While Russia remains the largest supplier of energy to the EU, analysts are increasingly concerned that Moscow’s dependence on its fossil fuels for foreign cash is a long-term gamble that could backfire. It is also feared that Russia’s budget now faces a major deficit after years of surplus (though there are hopes that this may lead to long-awaited reform of Russia’s economy and encourage foreign investment). Increasing interest in unconventional gas supplies – such as ecologically controversial shale gas – may also jeopardize Russia’s wealth potential as more countries explore domestic reserves in order to safeguard their energy security. This includes Ukraine, for whom exploiting shale gas reserves would help decouple its energy dependence from Russia, something which Moscow has used against Kiev on at least two occasions in the past six years.
Yet not only does the extraction of shale gas remain mired in controversy, the Baltic States’ accession to the EU has nevertheless allowed Russia to maintain a degree of leverage within this region through energy supplies. Since its Soviet-era nuclear plant at Ignalina was decommissioned as part of its accession to the European Union, Lithuania – the least ethnically Russian Baltic state – has been forced to depend on Russia for its electricity as well as gas and oil supplies. As an importer of Lithuanian electricity, the closure of Latvia’s nuclear reactors also increased Riga’s dependence on Russian supplies, a potentially chastening experience for states that were quick to declare their independence from Moscow.
Nevertheless the Baltic States are looking to restore local electricity provision through the construction of a new nuclear facility near to the old Ignalina plant. Estonia and Latvia are also in talks to become shareholders in this project thereby strengthening regional co-operation. There are concerns that this project would place too heavy a financial burden on Lithuania’s largely service sector economy. Yet this project is as much a statement of political intent as economic expediency. Lithuania selected a Japanese-American conglomerate, Hitachi-General Electric, as the project’s strategic investor. The fact that the second bidder in competition was also Japanese-American further suggests that Lithuania continues to look beyond the post-Soviet space for capital and for its future.
Energy = Leverage
However, a significant complicating factor is Russia’s continued ability to use energy as a major instrument of its foreign policy. The ethnic Russian exclave of Kaliningrad is planned to be the location of one of two nuclear plants being built by Moscow. Russia plans to construct a second plant in Belarus although there are concerns that this plant is nothing more than a ploy to discourage investment in the Lithuanian Visaginis project. The Kaliningrad plant is intended to supply electricity to Poland, Germany and the Baltic States. Crucially, Moscow has said that the first of the reactors (if it is constructed) would be operational at least two years ahead of its Lithuanian counterpart. The time difference may prove critical for gaining commercial and political advantage in local and international markets and potentially makes the Lithuanian plant redundant before it is even operational. And despite concerns that Moscow’s timeframe appears ambitious, the project may be construed as a serious geopolitical attempt to scupper the Baltics’ bid for energy autonomy.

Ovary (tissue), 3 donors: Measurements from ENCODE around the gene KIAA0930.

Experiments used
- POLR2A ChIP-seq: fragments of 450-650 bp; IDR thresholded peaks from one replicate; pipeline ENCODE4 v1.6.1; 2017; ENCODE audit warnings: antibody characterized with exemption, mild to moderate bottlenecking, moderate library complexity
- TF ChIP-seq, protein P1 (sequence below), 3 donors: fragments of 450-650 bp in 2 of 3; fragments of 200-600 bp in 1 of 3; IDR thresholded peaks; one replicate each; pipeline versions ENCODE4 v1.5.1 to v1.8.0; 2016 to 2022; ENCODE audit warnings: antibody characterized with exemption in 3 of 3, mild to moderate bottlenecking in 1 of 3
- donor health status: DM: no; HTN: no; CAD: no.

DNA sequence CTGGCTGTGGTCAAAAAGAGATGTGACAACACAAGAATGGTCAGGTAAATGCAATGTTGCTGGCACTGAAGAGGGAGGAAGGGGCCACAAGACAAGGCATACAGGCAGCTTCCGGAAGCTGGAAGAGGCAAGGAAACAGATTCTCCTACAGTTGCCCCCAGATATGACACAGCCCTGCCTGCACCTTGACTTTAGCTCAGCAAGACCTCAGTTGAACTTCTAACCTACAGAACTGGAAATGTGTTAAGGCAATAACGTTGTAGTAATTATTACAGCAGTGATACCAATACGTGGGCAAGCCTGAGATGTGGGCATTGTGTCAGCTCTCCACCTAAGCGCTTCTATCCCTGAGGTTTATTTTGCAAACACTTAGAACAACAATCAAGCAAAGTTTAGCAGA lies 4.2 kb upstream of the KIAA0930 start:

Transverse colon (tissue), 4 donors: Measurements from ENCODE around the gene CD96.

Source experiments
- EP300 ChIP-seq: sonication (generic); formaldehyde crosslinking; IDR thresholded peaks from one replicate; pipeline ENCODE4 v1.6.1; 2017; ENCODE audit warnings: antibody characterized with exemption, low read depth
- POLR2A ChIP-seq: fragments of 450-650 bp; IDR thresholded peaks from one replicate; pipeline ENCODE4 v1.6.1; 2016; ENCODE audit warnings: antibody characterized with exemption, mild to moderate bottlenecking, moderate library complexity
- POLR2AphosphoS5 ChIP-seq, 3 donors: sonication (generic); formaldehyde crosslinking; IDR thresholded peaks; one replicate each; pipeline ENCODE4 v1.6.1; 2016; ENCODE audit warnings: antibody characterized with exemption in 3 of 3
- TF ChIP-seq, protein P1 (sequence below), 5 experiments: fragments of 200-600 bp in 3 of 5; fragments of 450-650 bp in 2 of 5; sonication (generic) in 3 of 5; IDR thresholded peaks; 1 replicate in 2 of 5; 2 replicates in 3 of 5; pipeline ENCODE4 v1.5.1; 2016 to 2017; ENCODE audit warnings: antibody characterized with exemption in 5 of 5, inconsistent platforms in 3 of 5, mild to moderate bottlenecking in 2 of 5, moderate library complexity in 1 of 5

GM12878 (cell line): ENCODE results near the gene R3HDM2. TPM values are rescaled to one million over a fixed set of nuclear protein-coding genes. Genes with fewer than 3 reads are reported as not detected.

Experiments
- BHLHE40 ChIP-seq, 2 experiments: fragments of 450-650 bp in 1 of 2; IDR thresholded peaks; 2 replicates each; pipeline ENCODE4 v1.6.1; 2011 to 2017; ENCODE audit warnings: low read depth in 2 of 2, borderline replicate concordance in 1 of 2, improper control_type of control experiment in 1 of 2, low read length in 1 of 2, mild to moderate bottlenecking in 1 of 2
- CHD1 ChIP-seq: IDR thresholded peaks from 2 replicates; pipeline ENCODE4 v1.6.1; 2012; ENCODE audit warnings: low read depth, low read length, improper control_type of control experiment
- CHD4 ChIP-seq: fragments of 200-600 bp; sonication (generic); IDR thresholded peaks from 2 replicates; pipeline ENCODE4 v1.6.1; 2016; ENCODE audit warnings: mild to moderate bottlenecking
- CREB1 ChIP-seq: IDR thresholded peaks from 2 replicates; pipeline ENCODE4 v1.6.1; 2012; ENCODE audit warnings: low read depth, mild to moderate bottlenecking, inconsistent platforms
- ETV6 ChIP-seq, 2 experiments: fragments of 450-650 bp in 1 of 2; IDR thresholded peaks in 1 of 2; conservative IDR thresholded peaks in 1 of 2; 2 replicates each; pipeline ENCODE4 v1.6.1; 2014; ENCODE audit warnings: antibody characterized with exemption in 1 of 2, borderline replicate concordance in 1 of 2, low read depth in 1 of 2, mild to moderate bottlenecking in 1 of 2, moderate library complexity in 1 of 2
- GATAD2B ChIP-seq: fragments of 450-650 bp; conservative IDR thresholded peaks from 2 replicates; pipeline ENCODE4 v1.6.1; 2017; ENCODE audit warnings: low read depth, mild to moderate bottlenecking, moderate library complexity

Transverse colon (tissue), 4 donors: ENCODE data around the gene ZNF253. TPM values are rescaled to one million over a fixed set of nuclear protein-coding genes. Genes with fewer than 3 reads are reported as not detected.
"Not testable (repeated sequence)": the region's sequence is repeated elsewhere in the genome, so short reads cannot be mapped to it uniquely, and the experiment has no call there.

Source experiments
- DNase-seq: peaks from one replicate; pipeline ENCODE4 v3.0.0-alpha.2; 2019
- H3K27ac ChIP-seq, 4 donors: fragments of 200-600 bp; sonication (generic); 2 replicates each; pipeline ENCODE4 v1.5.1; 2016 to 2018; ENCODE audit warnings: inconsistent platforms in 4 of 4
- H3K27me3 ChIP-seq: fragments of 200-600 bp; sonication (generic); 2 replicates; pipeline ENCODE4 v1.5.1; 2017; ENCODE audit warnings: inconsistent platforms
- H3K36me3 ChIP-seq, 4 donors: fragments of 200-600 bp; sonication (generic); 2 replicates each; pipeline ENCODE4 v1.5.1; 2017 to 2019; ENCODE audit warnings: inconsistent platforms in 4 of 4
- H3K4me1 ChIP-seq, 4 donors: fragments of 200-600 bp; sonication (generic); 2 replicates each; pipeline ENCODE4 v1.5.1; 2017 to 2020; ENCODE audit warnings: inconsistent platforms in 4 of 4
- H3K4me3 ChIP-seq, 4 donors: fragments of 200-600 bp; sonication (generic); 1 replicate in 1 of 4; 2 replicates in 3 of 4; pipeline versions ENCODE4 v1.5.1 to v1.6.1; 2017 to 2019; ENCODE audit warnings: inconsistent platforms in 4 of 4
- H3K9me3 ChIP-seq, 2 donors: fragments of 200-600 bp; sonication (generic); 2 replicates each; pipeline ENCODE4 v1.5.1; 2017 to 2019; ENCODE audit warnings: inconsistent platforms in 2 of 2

Interestingly, there is also the possibility that Moscow’s hand could be behind delays to the decommissioning of Lithuania’s old Ignalina plant. According to a report in the Jamestown Foundation’s Eurasia Daily Monitor , the company carrying out the decommissioning contract, Nukem, was initially German when it won the decommissioning contract but has since become a Russian-owned firm. It may be happenstance but if Moscow is behind such moves it may also be an indicator of what is at stake for Russia in this region.
Accordingly, energy supply is central to Russia’s attempts to maintain political leverage in the former Soviet space. And it is an instrument that Moscow is not afraid to use. Russia has previously demonstrated to Moldova and Ukraine that it can be minded to turn off its energy supplies to ensure that Moscow’s presence is still felt across the region. But despite Russia’s best efforts, it appears that many Central and Eastern European states have set themselves a multi-vector future course that is not strictly focused on their former Soviet master. Nevertheless, Russia still has enough energy reserves to continue challenging these arrangements.
Sonia Rothwell is a multimedia journalist who has previously worked for the BBC and ITN. She holds an MSc in International Security and Global Governance from the University of London.